Table of content
2.1. Definition and scientific approach
2.2. Development and function
2.3. Types of clipping
3. Corpus-based study
3.1. Example 1 Phone and telephone
3.2. Example 2 Flu and influenza
Clippings - The development of usage and its distribution regarding formal and informal registers
A corpus-based study
Morphology is a broad field of linguistics which deals with word-formation processes apart from many other subject areas. This paper focuses on the shortening process of clipping since the shortening of words in the English language already existed four centuries ago. The process is still gaining in importance as clipping is a frequently realized process in current English (Marchand 1969 448). Most linguistic definitions of the term clipping agree that the process does not involve a semantic change, thus the meaning of the original word and the clipped form remains identical. Even if the meaning of an original word and its clipped form is interchangeable, "frequently clipping results in a change of stylistic level" (Bauer 1983 233). Generally, clippings are used in less formal contexts and colloquial speech, whereas the original form is used in more formal circumstances and written English (Mattiello 2013 69). Therefore, regardless of the unchanged meaning of a shortened word, clippings are not interchangeable in the same type of speech and are restricted to either formal or informal register (Marchand 1969 441).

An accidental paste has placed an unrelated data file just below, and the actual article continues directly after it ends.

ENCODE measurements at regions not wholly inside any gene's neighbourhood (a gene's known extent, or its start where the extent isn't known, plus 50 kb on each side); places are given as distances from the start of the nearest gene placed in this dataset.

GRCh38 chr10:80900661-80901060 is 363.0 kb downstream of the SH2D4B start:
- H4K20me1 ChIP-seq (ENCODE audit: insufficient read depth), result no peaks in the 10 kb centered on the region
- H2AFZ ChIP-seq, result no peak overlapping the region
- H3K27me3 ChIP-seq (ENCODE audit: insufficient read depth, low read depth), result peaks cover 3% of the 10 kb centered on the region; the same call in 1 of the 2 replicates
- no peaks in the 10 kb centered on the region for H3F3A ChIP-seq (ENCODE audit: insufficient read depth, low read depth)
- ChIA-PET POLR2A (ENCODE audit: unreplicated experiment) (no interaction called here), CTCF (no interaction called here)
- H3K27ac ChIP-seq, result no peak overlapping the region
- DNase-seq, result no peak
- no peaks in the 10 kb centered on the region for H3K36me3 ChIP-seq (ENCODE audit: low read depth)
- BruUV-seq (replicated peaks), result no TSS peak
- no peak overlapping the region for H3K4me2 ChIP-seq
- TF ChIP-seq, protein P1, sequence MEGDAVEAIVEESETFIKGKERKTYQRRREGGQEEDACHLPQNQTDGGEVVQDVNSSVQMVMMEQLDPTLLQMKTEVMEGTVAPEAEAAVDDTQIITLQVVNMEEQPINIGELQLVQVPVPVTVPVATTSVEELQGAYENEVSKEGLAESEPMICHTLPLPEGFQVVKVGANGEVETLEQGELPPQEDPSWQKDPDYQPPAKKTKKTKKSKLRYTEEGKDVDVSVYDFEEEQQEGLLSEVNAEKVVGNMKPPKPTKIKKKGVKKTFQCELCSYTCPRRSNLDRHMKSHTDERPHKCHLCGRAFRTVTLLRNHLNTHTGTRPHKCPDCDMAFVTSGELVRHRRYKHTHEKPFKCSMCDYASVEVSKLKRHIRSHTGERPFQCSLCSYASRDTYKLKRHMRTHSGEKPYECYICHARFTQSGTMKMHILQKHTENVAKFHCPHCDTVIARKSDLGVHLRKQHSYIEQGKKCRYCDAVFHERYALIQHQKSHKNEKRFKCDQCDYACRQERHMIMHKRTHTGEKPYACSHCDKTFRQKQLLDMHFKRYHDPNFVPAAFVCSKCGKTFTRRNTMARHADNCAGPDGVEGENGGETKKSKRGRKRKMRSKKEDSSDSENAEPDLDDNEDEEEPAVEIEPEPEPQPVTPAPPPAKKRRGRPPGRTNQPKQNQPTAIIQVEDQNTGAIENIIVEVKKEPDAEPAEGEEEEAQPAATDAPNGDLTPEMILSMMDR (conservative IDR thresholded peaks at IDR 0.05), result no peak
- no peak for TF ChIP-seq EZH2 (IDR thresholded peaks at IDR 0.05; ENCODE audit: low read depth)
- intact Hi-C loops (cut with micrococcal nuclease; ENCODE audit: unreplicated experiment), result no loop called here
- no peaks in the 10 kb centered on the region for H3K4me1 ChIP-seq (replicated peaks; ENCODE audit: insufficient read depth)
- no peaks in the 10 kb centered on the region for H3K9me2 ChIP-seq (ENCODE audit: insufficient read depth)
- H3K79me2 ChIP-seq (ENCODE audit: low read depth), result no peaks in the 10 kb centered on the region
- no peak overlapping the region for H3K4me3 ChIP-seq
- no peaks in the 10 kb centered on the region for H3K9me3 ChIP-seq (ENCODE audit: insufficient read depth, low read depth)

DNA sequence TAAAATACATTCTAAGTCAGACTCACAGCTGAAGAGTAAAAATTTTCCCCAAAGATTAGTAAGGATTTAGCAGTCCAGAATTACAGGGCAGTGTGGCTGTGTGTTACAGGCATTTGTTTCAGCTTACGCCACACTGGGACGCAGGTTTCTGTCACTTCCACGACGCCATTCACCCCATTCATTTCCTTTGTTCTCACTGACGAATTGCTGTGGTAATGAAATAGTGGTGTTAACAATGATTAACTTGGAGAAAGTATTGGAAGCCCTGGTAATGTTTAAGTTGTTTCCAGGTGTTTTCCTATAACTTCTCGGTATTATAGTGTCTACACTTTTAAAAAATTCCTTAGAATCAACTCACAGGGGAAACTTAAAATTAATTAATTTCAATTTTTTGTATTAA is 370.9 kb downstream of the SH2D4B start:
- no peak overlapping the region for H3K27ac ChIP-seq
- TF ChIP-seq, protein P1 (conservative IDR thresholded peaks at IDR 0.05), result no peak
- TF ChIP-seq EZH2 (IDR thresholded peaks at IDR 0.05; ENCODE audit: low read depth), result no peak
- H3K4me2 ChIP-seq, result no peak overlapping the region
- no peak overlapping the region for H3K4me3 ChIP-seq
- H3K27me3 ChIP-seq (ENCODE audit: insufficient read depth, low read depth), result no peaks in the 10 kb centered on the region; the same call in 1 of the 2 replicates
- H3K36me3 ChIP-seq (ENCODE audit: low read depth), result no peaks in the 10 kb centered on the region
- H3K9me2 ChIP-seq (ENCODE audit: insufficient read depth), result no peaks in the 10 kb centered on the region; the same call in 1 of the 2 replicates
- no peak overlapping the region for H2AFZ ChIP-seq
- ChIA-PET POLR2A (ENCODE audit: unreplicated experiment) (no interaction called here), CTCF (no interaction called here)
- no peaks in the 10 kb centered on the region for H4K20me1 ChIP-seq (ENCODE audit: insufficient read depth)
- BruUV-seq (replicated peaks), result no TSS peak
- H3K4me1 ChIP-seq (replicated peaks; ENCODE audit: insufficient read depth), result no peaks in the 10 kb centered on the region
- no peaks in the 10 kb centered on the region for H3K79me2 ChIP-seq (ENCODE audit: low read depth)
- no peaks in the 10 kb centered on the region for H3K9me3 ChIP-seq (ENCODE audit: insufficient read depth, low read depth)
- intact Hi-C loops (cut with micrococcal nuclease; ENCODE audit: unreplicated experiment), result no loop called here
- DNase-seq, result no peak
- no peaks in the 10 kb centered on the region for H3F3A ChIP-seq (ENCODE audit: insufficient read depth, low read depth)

However, some clippings like phone and flu seem to be even more popular than their original lexemes telephone and influenza. The question comes up if the usage of clippings regarding overall frequency and its limitation to formal and informal contexts has changed through time. Is it possible that some clippings nearly replaced their original form and are more frequent in common language? If that is the case, does a restriction of these clippings towards formal registers still exist?
This paper will answer those question by presenting, analyzing and interpreting the results of a corpus-based study of two clippings and their original lexemes. To be able to examine a potentially existing change of usage, the Corpus of Contemporary American English (COCA) and the Corpus of Historical American English (COHA) were used.
At first, the term clipping is defined and the academic perspective towards clipping is presented. Besides, the development and function of clipping and its different types are stated. Then the corpora used for this study are shortly introduced.
After that the frequency and the usage in different registers of two clippings and their original lexemes are analyzed with the help of COCA and COHA. As a conclusion, the results of the corpus-based study will be used to answer the question how the frequency of clippings develops through time and if popular clippings are still excluded from formal registers.
Clipping is superficially described as a word-formation process of shortening a word without resulting in a semantic change (Bauer 2003 40). In literature the term truncation (Plag 2003 13) is also used to describe the same phenomenon. At first, the following section will go more into depth regarding the definition and scientific approach to clipping. Secondly, the development of clipping and its main functions are outlined. Thirdly, the different types of clipping including English examples are presented.